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How to file a Hurricane Ida damage claim for wind and flooding

Erin Arvedlund, The Philadelphia Inquirer on

Published in Home and Consumer News

Contractors who participate in these programs have likely agreed to repair costs dictated by the insurance company or a vendor, and may or may not fully compensate damages.

"Not all insurance companies handle claims badly, so go into the claims process with an open mind," said Hunter. "Be vigilant, though, and be ready to stand up for yourself and your family, or you run the real risk of being shortchanged."

5. Keep records during the process.

Immediately start a notebook or document listing contacts with your insurance company. List the date, time and a brief description of every exchange. If you need to complain later, this information will be vital. If an adjuster says he or she will come and does not, document that.

Make a list and take pictures of your possessions. If you have no pictures when you file a claim, remember family or friends may have pictures of rooms in your house for example, from holidays or other celebrations, that can be helpful in recreating a list.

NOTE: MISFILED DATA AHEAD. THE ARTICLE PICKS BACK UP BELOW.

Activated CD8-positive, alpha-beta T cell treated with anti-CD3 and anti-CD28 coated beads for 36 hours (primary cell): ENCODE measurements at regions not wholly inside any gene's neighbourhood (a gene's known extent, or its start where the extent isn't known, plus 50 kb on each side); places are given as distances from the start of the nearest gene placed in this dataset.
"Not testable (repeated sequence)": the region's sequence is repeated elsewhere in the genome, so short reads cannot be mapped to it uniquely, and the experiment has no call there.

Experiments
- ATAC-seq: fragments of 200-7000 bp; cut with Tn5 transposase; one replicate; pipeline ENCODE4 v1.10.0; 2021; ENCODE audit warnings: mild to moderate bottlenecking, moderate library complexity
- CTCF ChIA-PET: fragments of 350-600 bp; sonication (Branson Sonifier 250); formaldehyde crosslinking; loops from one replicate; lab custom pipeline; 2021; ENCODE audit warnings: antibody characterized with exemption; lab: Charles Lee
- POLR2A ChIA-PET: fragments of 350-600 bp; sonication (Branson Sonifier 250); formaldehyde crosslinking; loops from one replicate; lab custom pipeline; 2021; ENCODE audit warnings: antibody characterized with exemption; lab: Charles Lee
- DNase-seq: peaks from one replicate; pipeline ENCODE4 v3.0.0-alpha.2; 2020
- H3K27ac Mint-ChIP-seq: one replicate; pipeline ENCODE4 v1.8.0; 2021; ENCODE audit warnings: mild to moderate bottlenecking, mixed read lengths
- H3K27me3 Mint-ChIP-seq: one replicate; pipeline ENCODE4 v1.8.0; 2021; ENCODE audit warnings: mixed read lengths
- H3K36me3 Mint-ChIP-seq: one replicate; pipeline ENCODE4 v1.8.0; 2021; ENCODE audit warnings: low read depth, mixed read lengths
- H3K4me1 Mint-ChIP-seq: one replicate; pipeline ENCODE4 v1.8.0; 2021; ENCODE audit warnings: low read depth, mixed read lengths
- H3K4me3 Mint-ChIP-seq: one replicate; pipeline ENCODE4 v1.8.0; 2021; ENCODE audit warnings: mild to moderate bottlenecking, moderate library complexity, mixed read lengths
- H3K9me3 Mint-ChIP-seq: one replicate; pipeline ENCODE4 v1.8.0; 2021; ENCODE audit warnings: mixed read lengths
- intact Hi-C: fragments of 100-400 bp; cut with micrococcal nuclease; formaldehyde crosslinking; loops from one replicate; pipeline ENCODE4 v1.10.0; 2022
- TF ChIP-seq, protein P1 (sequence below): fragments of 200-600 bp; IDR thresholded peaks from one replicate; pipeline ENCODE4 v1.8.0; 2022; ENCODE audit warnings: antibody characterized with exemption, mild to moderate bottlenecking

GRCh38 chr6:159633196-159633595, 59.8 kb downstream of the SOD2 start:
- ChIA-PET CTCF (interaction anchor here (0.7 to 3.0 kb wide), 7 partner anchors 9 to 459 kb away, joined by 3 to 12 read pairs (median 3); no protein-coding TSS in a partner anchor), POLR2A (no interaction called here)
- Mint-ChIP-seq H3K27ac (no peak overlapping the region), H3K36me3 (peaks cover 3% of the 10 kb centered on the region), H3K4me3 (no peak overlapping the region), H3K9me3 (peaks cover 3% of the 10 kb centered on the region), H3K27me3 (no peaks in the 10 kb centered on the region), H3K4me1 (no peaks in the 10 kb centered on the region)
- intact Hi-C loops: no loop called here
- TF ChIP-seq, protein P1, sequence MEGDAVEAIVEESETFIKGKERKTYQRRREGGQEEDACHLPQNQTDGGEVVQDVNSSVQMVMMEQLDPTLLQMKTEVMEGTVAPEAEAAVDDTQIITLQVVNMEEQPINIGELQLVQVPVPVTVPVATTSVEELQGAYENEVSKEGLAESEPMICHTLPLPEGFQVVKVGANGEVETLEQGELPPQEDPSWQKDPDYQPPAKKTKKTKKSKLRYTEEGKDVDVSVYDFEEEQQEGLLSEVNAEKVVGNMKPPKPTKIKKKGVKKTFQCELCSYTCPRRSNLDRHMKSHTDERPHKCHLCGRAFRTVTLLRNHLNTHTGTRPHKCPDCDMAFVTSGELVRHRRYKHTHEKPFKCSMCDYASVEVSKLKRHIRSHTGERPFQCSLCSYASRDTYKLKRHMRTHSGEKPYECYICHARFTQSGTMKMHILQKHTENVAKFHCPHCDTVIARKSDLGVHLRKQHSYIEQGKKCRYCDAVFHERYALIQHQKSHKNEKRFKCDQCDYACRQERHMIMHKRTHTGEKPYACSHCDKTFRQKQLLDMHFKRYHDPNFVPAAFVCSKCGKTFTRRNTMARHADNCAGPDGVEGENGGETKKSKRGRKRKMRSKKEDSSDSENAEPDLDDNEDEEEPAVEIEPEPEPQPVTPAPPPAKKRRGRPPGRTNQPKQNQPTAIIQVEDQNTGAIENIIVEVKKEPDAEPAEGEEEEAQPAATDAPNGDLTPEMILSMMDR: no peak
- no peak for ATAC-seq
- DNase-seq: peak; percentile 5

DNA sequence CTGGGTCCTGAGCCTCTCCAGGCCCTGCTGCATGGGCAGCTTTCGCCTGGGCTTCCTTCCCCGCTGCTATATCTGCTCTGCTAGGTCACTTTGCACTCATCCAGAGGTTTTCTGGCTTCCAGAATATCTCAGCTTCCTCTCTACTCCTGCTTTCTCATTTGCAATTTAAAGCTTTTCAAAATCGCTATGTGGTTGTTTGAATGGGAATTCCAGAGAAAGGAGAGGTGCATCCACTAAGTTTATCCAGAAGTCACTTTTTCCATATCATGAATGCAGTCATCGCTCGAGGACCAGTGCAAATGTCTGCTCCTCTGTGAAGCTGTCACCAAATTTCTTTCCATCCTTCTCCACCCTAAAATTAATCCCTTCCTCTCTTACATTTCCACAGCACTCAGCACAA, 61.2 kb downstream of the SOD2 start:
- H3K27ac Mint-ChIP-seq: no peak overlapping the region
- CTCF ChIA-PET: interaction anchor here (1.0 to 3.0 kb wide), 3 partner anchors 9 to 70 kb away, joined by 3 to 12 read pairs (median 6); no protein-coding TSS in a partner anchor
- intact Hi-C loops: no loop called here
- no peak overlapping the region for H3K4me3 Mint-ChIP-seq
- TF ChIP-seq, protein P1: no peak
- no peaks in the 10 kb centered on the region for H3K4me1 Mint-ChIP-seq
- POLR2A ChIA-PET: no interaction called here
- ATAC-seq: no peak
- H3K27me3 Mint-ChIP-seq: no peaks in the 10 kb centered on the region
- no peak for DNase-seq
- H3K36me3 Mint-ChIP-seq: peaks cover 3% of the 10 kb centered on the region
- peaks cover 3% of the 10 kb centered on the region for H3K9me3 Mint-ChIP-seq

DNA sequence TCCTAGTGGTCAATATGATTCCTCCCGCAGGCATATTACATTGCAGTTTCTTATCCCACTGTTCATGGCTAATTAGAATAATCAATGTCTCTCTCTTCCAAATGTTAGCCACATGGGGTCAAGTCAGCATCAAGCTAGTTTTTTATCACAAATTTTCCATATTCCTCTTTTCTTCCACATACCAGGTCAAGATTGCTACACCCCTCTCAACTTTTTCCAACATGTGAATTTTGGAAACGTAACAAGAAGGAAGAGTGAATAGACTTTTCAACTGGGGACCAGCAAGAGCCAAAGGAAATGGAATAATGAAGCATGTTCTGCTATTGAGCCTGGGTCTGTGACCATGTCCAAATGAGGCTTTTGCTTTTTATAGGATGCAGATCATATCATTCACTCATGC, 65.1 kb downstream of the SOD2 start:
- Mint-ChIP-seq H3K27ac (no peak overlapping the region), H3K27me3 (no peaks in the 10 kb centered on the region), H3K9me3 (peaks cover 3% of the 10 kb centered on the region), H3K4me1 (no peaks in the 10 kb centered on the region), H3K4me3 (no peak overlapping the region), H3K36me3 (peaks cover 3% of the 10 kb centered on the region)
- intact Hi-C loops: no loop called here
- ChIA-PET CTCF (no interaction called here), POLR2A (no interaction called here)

6. Keep receipts for living expenses


You may be entitled to money up-front for living expenses, such as hotel costs and meals, if your home becomes uninhabitable. Keep receipts from emergency repairs as well as any costs you incur in temporary housing. These costs may be reimbursable under the "Additional Living Expense" portion of your homeowners policy.

If your claim is limited to flood insurance, additional living expenses are not covered. If your home was impacted by both wind and flood, you may be entitled to living expenses from your homeowner's insurer, depending on your policy.

Philly Ida resource guide: Safety tips, road closures, post-flooding advice, trash delays, downed trees, and more.

If you have problems with your Ida claim


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